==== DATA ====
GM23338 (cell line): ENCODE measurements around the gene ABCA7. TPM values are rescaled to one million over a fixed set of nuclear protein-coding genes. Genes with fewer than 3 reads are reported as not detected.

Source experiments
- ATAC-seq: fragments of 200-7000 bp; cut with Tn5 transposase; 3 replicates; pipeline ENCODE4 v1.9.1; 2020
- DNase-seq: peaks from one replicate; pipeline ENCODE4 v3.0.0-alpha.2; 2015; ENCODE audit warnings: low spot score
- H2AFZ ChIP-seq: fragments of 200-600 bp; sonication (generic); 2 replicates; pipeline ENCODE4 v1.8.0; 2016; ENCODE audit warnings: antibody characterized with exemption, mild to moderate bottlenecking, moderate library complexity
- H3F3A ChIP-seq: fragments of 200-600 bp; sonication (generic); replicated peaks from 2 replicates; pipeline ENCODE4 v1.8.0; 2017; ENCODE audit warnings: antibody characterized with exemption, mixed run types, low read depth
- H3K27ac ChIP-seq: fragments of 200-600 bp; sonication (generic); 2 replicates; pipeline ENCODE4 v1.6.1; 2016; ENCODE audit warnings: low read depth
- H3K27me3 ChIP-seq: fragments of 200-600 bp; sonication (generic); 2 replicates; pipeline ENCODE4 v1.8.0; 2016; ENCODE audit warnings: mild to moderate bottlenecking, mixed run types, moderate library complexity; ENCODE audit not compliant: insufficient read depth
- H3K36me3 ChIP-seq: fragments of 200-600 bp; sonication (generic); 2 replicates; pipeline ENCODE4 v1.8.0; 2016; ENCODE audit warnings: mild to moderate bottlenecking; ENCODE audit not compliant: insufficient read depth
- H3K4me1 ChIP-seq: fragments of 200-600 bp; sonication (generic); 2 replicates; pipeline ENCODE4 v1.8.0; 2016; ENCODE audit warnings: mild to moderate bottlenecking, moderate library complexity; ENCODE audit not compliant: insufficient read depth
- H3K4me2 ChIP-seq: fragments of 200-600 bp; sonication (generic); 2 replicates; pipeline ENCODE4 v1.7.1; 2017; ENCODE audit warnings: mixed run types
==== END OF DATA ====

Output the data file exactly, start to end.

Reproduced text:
GM23338 (cell line): ENCODE measurements around the gene ABCA7. TPM values are rescaled to one million over a fixed set of nuclear protein-coding genes. Genes with fewer than 3 reads are reported as not detected.

Source experiments
- ATAC-seq: fragments of 200-7000 bp; cut with Tn5 transposase; 3 replicates; pipeline ENCODE4 v1.9.1; 2020
- DNase-seq: peaks from one replicate; pipeline ENCODE4 v3.0.0-alpha.2; 2015; ENCODE audit warnings: low spot score
- H2AFZ ChIP-seq: fragments of 200-600 bp; sonication (generic); 2 replicates; pipeline ENCODE4 v1.8.0; 2016; ENCODE audit warnings: antibody characterized with exemption, mild to moderate bottlenecking, moderate library complexity
- H3F3A ChIP-seq: fragments of 200-600 bp; sonication (generic); replicated peaks from 2 replicates; pipeline ENCODE4 v1.8.0; 2017; ENCODE audit warnings: antibody characterized with exemption, mixed run types, low read depth
- H3K27ac ChIP-seq: fragments of 200-600 bp; sonication (generic); 2 replicates; pipeline ENCODE4 v1.6.1; 2016; ENCODE audit warnings: low read depth
- H3K27me3 ChIP-seq: fragments of 200-600 bp; sonication (generic); 2 replicates; pipeline ENCODE4 v1.8.0; 2016; ENCODE audit warnings: mild to moderate bottlenecking, mixed run types, moderate library complexity; ENCODE audit not compliant: insufficient read depth
- H3K36me3 ChIP-seq: fragments of 200-600 bp; sonication (generic); 2 replicates; pipeline ENCODE4 v1.8.0; 2016; ENCODE audit warnings: mild to moderate bottlenecking; ENCODE audit not compliant: insufficient read depth
- H3K4me1 ChIP-seq: fragments of 200-600 bp; sonication (generic); 2 replicates; pipeline ENCODE4 v1.8.0; 2016; ENCODE audit warnings: mild to moderate bottlenecking, moderate library complexity; ENCODE audit not compliant: insufficient read depth
- H3K4me2 ChIP-seq: fragments of 200-600 bp; sonication (generic); 2 replicates; pipeline ENCODE4 v1.7.1; 2017; ENCODE audit warnings: mixed run types